For those who are smart and started using Skype (I’ve been using it for a long time), you have enjoyed a wonderful year of free long distance within the US and Canada. Well, the year end is approaching and the free calling promotion is going to end. But fear not, a new offer has been made available today.
If you order Skype Unlimited before January 31, 2007, you will get a year of unlimited calling to the US and Canada for only $14.95 (50% off the regular price). If you stack that with the annual charge of $36 for an entire year of SkypeIn, you’ve got a hell of a package price. Unlimited inbound and outbound calling with the US for a year for only $51. That’s an amazing price considering what most VoIP providers charge ($25/month and up). Plus, it works everywhere since nobody seems to know how to block it with their firewall and the packets slip by undetected.
You can also download the newly released version 3.0 from the Skype web site. The new version includes a bunch of new features including multiplayer gaming (why didn’t I ever finish that Sudoku support for Skype).
I’m thinking about getting a wireless (Bluetooth) headset for use with Skype. Since they now have free domestic calling and I picked up a SkypeIn number, I thought about giving a wireless headset a shot. Plus, I think it would be perfect for my wife in and around the kitchen. So, if you’ve found something that works well and has good range, high sound quality and decent battery life.
Until the end of the year, Skype is now allowing free SkypeOut calls in the US and Canada. Yes, completely free calls, no charges, no Spyware, fully encrypted (well, until you hit POTS) voice conversations.
So quit waiting and get Skype now.
Skype has released a new feature, SkypeCasts. These public conference channels support up to 100 people and have a specific duration. Not sure I like the current setup though. You actually call a SkypeOut number, but it doesn’t use any credit. Overall the quality is good, but there are quite a few features I don’t like. To see who is in the chat, you have to use the web page. And because it’s a web page, you can’t see who is talking. I think they need to work on it a bit yet.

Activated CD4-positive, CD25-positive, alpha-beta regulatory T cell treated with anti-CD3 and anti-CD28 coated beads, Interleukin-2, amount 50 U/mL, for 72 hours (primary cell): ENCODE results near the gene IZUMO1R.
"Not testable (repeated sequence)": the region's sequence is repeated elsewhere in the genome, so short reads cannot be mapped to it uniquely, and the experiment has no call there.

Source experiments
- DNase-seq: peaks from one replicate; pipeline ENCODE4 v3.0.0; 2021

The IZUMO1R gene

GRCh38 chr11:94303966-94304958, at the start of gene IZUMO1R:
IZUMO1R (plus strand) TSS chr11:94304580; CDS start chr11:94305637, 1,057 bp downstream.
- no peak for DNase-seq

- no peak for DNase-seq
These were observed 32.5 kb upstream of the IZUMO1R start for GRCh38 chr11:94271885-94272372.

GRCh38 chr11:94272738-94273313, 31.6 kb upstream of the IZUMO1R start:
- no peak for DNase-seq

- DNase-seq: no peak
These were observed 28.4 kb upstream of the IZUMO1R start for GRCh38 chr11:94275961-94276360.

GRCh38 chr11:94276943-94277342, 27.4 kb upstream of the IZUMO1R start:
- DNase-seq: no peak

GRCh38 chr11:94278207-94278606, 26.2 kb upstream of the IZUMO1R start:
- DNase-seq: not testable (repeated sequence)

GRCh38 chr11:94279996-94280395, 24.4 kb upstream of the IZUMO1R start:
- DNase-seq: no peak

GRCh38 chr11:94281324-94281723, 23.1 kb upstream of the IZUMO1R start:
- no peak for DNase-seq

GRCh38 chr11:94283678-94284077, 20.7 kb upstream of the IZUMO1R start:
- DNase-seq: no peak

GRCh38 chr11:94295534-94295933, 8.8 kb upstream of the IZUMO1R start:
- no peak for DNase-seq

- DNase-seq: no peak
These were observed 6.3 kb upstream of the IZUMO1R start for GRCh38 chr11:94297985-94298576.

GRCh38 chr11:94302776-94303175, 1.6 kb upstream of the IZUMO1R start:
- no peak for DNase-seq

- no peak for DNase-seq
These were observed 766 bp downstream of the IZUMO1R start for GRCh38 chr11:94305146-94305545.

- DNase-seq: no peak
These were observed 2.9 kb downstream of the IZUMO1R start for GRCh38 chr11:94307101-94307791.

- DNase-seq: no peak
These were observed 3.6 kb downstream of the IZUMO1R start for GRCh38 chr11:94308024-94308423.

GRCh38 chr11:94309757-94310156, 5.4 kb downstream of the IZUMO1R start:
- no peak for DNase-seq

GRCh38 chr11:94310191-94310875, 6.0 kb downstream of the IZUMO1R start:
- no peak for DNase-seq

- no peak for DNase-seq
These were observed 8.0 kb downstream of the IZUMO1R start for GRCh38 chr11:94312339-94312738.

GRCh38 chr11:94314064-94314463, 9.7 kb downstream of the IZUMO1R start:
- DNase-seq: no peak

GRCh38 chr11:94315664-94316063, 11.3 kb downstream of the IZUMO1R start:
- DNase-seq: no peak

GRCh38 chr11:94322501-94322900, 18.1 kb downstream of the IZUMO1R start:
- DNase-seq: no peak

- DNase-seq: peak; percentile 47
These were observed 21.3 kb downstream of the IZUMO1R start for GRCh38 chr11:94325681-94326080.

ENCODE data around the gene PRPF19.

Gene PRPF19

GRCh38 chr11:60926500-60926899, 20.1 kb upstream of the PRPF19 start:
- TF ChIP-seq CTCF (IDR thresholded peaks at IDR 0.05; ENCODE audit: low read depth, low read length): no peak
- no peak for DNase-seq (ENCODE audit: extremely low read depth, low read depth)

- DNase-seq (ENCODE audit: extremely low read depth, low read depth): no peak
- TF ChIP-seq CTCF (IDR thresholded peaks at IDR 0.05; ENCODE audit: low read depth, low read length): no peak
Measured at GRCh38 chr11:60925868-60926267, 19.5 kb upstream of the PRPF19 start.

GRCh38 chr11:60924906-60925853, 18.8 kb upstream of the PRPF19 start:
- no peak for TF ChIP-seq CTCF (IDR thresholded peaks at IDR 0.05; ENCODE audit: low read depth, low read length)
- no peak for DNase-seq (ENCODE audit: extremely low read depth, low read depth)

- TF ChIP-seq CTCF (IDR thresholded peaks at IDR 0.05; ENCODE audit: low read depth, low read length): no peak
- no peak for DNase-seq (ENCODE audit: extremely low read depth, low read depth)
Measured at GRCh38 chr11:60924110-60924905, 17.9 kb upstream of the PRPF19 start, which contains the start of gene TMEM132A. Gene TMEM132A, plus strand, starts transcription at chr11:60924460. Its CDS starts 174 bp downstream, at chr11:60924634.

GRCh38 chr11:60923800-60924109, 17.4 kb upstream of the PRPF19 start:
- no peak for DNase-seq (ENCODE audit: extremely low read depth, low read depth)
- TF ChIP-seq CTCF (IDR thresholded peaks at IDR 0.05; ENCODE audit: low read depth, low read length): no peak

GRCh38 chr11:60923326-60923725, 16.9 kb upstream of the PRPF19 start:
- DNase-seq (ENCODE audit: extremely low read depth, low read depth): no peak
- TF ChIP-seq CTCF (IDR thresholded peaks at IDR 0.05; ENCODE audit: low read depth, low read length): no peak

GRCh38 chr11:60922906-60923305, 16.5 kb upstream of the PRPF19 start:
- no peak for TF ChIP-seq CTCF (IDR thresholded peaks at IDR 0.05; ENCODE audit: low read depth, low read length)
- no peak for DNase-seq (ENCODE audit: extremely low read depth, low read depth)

Nonetheless, it came out with a new beta of Skype 2.5 — quite a few new features here as well. Including an easy dialer for international dialing without having to know the +1, +011, etc. Very nice addition.
You can find out about SkypeCasts and the new beta version at the Skype web site.
It seems that there is a lot of work, none of it productive, in the attempts to block Skype from networks. An entry on a zdnet blog talks about one attempt by a player in the network traffic shaping business and his lack of any progress in trying to lock down the sneaky protocol.
Okay, it’s getting close to real. They have pictures and an asking price of $250 for the new NetGear standalone Skype phone. This thing uses 802.11(b/g) and is a self-contained way onto the Skype network — no computer required. I’ll be watching the early reviews closely for news on what could be the first step onto a global no-cost communications infrastructure. Yeah, I’m down like that.
Read the source article at Engadget.
Cruising through the Motorola site to find out the latest on their new RAZR/DVR setup, I ran across this little tidbit. I was looking at this stereo headset a few weeks ago, but bailed on it due to concerns about sound quality. Well, the concerns are still there, but it looks like it might be a pretty sweet combo package.
I’d for sure like to use my built-in Bluetooth instead, but I don’t think my stack supports A2DP and the required control protocol. But if it works with iTunes and Skype at the same time, this could be a pretty sweet hook-up.
Motorola Talk and Tunes
Panasonic is releasing the KX-TG9000 cordless phone with built-in Skype support. This is a full-featured phone actually running Skype with no PC required. More and more devices like this are showing up and it is only a matter of time before Skype becomes much more commonly used by regular people. Honestly, if you make international calls, you are insane NOT to use it because it is so cheap and you can call regular land lines around the world. Calling a hotel to check reservations in Hong Kong was clear as a bell — a must when you only partially understand the language.
I can’t wait personally, I look forward to more and more Skype-enabled products.